On the other side of our village, is Thaxted, just as blessed as Saffron Walden with fabulous architecture, but on a small scale. Home to Gustav Holst who composed much of The Planets here and a meeting point between Wat Tyler and John Ball before their march to London in the Peasants Revolt in 1381 against King Richard II’s Royal Court. Housing a magnificent Church where each year from June to July the Thaxted music festival is held. Also famous for its Morris Ring, the Morris weekend at spring Bank holiday weekend is a sight to see with the surrounding village pubs thronging with Morris Men all converging on Thaxted for the mesmerising “Horn Dance” with a single violinist leading the procession into the parish church close to midnight. The Webb windmill is a magnificent example of an Essex mill and the stunning Guild Hall which dominates Watling Street and just across the street is the butcher, Vincent Duckett, where the young Turpin learnt his trade! Many years later another equally infamous figure from our criminal past would make Thaxted a particular favourite of theirs, was the London East End villain brothers, the Kray twins.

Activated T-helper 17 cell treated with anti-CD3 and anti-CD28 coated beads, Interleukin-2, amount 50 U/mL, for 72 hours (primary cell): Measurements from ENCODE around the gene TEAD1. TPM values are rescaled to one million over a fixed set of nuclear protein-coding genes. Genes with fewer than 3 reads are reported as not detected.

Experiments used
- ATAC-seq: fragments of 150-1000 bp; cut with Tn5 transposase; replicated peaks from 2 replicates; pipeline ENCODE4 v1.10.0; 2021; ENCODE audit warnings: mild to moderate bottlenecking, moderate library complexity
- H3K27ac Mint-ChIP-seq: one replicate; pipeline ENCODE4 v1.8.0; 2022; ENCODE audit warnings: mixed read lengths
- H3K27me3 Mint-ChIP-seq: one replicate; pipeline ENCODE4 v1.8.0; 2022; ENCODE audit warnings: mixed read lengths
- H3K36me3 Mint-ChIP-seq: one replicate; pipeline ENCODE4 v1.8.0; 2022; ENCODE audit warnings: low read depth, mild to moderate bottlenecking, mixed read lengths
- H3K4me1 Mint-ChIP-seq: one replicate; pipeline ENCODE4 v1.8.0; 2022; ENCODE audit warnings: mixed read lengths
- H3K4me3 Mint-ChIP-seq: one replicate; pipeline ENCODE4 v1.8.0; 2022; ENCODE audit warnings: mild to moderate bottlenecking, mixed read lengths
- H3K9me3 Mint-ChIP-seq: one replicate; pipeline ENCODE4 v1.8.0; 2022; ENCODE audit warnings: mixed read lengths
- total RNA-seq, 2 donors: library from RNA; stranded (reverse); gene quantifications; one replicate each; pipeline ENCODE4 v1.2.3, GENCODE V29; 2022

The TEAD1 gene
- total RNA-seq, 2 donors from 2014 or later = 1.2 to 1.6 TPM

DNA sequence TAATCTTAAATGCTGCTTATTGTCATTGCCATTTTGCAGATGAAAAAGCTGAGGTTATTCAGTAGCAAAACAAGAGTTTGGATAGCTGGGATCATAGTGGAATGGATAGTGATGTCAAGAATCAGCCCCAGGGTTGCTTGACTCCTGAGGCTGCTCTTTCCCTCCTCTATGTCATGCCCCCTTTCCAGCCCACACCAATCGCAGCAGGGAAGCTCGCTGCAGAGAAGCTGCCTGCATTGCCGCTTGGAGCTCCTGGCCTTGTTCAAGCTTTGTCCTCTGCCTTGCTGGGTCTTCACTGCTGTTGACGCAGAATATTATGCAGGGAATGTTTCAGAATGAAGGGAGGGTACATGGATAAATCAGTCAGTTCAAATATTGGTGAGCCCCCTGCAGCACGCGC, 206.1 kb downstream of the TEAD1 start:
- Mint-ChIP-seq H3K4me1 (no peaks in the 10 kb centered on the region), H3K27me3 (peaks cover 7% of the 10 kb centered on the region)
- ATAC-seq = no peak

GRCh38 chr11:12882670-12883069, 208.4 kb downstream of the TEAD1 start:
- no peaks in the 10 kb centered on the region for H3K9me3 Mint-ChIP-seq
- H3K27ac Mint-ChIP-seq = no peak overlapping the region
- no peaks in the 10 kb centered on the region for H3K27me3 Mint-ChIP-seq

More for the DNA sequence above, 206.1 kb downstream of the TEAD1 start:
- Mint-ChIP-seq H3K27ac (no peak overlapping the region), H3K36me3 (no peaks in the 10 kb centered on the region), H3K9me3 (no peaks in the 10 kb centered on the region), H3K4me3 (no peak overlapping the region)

Not more than half an hours drive from us are the charming Suffolk villages of Clare, Cavendish, Stoke by Clare and a little further on the well know antique haunts of Long Melford and Lavenham. In another direction and same distance is what many call the prettiest village in Essex, Finchingfield. Hidden amongst the woods in Bartlow, just over the Cambridgeshire border, are Iron age built burial mounds, rising up through the trees.

In Widdington, 5 miles from us, is English Heritage’s Priors Hall Barn, one of the finest examples of a Medieval Barn.

We could go on and on, but then there would be no reason to come and visit us! With Cambridge and all its hidden treasures just half an hour away and numerous other villages and historical sites with stories galore, this is something, we think for everyone. Alternatively you may just want to slip a pair of willies on and enjoy some fresh air and peace away from your busy lives…………….stepping across our country road opposite Piglets is a place we call “Paradise” – a simple tree on the horizon – walking there and taking in the view makes one feel away from the normal hustle and bustle of life – with a hearty walk behind you, back to Piglets for a cup of tea and a slice of cake or perhaps something a little stronger!

Chrissie and I (Max) look forward to welcoming you to our little know corner of Essex countryside.